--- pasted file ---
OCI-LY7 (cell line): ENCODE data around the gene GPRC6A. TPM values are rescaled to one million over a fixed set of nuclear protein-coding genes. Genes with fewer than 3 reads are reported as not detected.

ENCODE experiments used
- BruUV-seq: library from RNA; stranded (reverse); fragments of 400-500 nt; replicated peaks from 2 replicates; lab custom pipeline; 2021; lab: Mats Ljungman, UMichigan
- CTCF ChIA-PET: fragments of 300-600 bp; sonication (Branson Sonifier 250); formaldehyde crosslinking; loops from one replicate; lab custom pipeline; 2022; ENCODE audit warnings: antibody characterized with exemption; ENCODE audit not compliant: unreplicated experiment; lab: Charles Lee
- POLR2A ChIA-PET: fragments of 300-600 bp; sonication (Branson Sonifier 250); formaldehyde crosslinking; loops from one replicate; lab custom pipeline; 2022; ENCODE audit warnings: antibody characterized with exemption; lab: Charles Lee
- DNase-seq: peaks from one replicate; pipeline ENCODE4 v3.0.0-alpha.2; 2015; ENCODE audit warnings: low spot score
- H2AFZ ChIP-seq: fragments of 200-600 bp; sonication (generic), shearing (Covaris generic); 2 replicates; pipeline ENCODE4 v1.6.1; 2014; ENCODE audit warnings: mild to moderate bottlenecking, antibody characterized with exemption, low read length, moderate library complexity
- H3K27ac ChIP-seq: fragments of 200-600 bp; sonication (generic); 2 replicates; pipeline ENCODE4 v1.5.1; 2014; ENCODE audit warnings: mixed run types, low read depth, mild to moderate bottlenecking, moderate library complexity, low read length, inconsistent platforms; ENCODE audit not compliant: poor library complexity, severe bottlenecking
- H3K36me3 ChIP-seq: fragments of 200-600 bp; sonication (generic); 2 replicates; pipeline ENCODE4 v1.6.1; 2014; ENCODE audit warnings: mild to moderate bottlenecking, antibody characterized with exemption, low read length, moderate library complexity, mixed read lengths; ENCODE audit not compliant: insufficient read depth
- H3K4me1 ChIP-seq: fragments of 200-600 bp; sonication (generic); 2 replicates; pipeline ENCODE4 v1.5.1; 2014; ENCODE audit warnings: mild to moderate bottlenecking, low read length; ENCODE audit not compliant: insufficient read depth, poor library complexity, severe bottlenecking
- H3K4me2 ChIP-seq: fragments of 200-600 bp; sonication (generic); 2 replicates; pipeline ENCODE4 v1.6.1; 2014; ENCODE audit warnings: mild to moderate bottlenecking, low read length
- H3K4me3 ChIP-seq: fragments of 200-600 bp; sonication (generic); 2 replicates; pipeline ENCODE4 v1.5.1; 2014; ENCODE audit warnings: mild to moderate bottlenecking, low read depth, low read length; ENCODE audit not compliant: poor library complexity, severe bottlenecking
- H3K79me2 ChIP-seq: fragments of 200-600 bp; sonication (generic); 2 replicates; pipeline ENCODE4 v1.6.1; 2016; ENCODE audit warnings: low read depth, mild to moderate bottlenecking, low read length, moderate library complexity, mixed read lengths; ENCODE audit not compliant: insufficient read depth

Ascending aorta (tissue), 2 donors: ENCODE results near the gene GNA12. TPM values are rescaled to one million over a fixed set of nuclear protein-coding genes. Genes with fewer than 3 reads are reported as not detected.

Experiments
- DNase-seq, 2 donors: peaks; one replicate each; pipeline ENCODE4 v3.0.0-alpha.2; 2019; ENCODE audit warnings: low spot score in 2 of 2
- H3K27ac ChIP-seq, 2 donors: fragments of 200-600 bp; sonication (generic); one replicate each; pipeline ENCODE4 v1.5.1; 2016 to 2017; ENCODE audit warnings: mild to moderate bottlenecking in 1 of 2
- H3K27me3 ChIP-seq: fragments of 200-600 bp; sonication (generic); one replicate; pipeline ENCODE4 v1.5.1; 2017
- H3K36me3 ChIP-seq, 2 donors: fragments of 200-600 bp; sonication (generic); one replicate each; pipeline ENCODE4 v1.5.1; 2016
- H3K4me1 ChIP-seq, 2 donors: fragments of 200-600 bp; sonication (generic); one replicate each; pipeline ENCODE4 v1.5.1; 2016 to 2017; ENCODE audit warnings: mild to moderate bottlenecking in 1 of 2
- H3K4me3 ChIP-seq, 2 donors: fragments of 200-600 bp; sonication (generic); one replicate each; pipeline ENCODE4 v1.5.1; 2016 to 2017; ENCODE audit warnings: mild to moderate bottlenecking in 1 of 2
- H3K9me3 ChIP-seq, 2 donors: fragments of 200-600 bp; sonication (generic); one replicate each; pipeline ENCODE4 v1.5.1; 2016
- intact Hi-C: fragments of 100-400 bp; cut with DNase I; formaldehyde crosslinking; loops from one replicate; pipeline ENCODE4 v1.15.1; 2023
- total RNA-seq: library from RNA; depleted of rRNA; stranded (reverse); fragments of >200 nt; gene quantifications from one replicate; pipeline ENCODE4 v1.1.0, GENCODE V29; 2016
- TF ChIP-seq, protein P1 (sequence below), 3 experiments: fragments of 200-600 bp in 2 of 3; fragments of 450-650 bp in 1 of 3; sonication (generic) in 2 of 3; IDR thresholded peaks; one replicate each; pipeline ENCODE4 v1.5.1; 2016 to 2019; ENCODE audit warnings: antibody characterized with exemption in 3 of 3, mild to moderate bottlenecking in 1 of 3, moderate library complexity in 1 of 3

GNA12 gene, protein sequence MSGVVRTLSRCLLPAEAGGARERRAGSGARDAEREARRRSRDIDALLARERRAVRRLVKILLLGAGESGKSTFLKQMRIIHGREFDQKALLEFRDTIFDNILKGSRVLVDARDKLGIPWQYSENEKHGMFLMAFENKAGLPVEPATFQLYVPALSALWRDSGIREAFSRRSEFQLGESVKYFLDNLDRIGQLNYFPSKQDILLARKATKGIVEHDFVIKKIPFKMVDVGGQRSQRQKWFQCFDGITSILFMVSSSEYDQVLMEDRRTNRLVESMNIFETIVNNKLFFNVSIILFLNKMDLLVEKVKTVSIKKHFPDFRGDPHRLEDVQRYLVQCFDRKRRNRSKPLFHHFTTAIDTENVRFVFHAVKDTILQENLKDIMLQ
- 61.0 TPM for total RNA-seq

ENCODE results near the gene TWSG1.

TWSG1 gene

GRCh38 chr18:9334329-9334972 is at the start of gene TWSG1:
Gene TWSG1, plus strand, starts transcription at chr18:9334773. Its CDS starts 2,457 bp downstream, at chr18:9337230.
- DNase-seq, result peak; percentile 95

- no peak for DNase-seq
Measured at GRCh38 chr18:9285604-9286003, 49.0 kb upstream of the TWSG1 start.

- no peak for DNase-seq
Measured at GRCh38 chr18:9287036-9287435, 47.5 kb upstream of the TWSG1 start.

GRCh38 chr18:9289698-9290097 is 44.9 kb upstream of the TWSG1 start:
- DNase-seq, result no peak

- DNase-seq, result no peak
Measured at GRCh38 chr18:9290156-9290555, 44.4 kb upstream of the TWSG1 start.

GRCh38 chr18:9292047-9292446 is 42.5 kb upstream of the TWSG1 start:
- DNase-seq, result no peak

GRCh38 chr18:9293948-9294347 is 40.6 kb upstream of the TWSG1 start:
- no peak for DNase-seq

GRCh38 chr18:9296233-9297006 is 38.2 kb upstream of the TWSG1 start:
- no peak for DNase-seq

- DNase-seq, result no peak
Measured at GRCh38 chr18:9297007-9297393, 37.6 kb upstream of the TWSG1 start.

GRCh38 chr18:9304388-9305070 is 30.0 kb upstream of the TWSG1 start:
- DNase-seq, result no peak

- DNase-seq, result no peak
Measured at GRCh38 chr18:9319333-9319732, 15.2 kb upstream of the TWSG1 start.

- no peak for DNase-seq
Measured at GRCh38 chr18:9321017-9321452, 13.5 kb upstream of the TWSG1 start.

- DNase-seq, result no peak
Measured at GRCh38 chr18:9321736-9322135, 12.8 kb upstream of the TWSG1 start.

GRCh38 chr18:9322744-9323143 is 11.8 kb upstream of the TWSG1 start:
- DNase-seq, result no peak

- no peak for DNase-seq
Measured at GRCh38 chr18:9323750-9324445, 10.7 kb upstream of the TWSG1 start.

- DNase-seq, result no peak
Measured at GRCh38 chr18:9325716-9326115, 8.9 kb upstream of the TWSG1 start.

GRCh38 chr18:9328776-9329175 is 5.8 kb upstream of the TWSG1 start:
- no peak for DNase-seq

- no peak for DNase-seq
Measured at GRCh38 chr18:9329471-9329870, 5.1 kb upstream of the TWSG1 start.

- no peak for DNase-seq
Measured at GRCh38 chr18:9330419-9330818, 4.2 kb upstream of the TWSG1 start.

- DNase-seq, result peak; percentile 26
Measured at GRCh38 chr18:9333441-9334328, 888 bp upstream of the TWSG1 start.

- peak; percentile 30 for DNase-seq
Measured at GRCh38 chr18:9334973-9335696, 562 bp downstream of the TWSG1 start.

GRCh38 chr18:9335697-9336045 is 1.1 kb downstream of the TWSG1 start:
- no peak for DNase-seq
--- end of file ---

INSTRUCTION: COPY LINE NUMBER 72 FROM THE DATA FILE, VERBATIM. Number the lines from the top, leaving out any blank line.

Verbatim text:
Measured at GRCh38 chr18:9334973-9335696, 562 bp downstream of the TWSG1 start.